Consumer confidence in Japan declined in September from the previous month, according to a survey released on Wednesday by The Cabinet Office. Its sentiment index for ordinary households (those with two or more people) fell to 45.5, down 2.9 from August.The survey covers outlooks on four variables – living conditions, income, job conditions and willingness to buy durable goods.

Tuesday, October 11, 2005

This Man Understands Almost Nothing

John Snow is on tour again, and as usual he is busy shooting his mouth off about things over which he seems to exhibit an inordinate level of general ignorance. This time he is in Tokyo and hailing Japan's economic reforms as an example for Europe:

Mr Snow, at the end of a two-day visit to Japan, said Tokyo had demonstrated that structural reforms could lead to stronger economic performance...

Mr Snow's comments on Japan's outlook were remarkably upbeat, following meetings with Sadakazu Tanigaki, finance minister, and business leaders. “I am delighted to see the pick-up in economic activity... I was encouraged to believe that good growth, good economic performance is going to continue,” he said, adding that the “bugaboo” of deflation should soon be laid to rest.

“One thing I have seen - of course beyond the numbers, which are telling a good story - is the confidence of government officials and confidence of private sector officials, that Japan is on the right course,” he said.

Mr Snow said he could not explain why this confidence had not persuaded Japanese investors to participate in the recent equity rally, which has been driven almost entirely by foreigners.

Who Eats, and Who Gets Eaten

Laurence Kotlikoff has a new paper: Will China Eat Our Lunch or Take Us to Dinner? – Simulating the Transition Paths of the U.S., EU, Japan, and China (together with Hans Fehr and Sabine Jokisch from the University of Wuerzburg). The paper develops a dynamic, life-cycle, general equilibrium model to study the interdependent demographic, fiscal, and economic transition paths of China, Japan, the U.S.,and the EU.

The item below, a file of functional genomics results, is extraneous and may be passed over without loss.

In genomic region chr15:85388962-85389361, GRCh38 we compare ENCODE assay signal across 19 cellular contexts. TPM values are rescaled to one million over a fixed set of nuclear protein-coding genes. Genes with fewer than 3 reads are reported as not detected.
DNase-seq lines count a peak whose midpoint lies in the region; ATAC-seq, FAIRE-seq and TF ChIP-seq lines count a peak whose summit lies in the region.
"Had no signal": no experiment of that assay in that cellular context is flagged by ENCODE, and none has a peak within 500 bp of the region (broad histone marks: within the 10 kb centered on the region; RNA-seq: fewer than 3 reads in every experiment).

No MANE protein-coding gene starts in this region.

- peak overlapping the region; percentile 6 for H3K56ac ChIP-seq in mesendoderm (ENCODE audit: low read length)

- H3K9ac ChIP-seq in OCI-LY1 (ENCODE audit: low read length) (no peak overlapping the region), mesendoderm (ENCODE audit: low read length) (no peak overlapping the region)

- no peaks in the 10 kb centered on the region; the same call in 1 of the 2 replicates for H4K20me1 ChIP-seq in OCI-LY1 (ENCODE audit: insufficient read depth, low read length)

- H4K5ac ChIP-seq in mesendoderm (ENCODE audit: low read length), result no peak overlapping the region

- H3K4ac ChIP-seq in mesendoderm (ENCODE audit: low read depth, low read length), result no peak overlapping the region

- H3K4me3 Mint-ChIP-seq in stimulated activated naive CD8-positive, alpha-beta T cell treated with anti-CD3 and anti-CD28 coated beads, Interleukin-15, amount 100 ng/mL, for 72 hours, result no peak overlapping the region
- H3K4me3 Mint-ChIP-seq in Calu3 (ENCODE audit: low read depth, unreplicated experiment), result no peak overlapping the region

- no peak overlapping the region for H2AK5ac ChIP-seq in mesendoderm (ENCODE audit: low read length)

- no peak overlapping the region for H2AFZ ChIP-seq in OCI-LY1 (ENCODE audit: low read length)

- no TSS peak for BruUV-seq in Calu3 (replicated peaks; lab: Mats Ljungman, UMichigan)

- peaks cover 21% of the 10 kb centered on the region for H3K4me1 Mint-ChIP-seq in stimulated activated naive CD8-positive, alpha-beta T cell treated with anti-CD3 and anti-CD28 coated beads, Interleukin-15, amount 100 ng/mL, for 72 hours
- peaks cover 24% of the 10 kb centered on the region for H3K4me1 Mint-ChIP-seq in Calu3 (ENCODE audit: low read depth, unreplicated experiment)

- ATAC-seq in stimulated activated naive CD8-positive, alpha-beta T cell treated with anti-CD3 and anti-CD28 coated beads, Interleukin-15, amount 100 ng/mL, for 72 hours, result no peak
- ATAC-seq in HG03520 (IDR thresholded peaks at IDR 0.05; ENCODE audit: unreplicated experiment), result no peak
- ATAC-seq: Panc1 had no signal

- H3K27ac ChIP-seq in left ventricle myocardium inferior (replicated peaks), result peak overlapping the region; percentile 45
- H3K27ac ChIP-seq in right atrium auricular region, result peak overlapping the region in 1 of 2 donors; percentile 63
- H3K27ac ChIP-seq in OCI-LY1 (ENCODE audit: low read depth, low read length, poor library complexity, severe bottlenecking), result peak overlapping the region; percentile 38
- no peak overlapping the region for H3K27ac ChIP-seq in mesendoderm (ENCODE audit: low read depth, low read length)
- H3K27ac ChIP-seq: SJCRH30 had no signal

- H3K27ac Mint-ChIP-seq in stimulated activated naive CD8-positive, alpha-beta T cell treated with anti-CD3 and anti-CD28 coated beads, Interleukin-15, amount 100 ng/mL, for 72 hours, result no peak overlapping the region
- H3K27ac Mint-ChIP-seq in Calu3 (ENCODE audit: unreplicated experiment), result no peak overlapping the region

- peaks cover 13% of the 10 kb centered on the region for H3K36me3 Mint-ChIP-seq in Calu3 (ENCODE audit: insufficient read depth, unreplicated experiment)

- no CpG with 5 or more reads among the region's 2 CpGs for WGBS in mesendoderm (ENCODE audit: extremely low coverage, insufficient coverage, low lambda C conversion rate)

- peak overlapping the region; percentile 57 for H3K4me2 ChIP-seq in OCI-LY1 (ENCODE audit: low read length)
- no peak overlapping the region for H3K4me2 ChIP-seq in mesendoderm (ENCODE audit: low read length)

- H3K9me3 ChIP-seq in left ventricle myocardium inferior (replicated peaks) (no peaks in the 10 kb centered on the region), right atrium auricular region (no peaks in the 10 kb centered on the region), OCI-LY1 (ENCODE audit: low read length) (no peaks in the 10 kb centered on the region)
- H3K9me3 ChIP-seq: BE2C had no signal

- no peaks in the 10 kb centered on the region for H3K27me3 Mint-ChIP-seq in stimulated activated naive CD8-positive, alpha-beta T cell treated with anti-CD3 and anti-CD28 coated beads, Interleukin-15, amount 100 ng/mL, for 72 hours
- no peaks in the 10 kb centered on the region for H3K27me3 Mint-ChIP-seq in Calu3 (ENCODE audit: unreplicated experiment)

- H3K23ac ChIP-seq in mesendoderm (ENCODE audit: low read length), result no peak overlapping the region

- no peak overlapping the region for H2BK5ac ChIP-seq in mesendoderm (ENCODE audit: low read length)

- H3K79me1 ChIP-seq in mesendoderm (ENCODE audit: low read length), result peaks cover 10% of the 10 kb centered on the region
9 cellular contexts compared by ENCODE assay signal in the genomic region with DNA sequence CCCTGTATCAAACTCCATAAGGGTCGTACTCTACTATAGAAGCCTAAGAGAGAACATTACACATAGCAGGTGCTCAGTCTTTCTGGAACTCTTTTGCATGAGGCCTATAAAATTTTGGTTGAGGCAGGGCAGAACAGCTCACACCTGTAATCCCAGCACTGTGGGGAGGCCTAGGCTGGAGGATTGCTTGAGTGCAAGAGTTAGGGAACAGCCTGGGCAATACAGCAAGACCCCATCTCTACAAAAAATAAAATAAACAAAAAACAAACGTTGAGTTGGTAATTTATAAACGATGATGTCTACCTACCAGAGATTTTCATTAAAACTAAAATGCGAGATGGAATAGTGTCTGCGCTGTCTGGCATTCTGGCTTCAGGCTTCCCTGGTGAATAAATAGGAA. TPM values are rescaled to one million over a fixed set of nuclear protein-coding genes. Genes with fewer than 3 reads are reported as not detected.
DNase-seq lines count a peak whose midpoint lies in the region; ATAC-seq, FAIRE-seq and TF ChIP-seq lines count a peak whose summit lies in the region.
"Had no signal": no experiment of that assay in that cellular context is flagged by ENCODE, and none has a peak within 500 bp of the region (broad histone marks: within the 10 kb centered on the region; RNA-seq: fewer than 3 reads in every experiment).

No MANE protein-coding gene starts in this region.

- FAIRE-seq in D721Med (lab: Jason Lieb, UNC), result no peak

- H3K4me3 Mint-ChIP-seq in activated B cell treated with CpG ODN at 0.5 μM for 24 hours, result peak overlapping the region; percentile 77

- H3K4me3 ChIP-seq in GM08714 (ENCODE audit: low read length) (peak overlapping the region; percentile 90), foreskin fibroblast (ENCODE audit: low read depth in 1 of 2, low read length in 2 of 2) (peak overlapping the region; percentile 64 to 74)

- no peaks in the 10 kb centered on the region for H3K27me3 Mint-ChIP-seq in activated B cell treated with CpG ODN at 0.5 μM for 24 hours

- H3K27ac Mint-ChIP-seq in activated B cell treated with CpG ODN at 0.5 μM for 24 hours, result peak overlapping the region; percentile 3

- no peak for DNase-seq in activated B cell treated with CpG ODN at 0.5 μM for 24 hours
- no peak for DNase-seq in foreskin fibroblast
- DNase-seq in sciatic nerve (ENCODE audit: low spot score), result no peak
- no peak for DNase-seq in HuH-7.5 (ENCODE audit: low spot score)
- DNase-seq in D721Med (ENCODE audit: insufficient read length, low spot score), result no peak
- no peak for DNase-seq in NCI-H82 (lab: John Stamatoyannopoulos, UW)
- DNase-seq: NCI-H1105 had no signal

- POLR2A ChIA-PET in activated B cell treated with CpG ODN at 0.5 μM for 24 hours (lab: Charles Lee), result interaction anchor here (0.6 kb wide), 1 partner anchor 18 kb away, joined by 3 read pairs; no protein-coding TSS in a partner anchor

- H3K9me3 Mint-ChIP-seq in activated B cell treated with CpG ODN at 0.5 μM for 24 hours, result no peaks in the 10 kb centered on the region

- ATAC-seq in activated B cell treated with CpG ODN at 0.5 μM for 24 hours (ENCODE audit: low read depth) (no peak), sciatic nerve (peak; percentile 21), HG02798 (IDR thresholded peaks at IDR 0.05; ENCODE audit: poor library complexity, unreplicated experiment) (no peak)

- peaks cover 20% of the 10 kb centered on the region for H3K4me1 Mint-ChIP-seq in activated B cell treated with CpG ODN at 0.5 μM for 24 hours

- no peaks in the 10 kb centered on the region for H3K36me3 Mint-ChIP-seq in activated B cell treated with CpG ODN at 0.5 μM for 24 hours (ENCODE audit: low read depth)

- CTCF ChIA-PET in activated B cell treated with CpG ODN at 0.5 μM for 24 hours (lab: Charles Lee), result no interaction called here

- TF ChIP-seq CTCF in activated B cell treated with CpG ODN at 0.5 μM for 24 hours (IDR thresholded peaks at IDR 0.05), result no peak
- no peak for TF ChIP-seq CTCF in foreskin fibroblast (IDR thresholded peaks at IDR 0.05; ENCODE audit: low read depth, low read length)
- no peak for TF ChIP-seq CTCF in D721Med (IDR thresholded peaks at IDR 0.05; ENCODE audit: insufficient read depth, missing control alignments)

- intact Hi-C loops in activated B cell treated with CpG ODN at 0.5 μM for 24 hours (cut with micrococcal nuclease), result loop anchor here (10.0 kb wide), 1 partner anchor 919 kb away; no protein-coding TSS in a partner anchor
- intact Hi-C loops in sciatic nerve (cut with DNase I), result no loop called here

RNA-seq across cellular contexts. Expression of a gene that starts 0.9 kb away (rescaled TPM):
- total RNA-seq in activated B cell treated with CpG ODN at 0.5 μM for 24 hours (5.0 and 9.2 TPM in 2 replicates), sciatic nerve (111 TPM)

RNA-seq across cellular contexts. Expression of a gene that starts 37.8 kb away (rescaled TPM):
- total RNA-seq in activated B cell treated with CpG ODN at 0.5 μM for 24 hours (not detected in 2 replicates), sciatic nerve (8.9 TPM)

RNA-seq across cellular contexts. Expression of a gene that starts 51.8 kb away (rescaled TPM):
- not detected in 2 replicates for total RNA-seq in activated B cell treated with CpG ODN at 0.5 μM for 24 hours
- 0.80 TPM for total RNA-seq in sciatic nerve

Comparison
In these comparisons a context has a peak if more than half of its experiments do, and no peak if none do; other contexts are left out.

Regular readers of this blog will know that Kotlikoff et al have been developing an OLG -based model (Kotlikoff is one of the grandfathers of OLG) to examine the impact of asymmetric fertility changes on the OECD countries. This time they add China, and, well.......

"Adding China to the model further alters, indeed, dramatically alters, the model’s predictions. Even though China is aging rapidly, its saving behavior, growth rate, and fiscal policies are currently very different from those of developed countries. If successive cohorts of Chinese continue to save like current cohorts, if the Chinese government can restrain growth in expenditures, and if Chinese technology and education levels ultimately catch up with those of the West and Japan, the model’s long run looks much brighter. China eventually becomes the world’s saver and, thereby, the developed world’s savoir with respect to its long-run supply of capital and long-run general equilibrium prospects. And, rather than seeing the real wage per unit of human capital fall, the West and Japan see it rise by one fifth percent by 2030 and by three fifths by 2100. These wage increases are over and above those associated with technical progress, which we model as increasing the human capital endowments of successive cohorts".

So on this account it's China to the rescue, China saves the world.

I don't think they've quite got it, (I smell something fishy in the way they use 'effective labour' for a start, but there is more).

What I think we may need to do is to look at this endogenously: just what is the impact on saving of rapidly rising life expectancy coupled with only being able to have one child in the context of a high level of uncertainty over future pension entitlements?

Otoh I definitely think that there is a certain symmetry through artificial demographic shocks in both cases: in the US a demographic jump-start through immigration, and in China through administratively imposed low fertility. This is why the two of you seem to be so strapped together, and I do think it is worth *starting* the analysis with this point of departure.

Bottom line: I don't think the issue is as simple as Kotlikoff and co make it out to be. But the paper is definitely worth a read.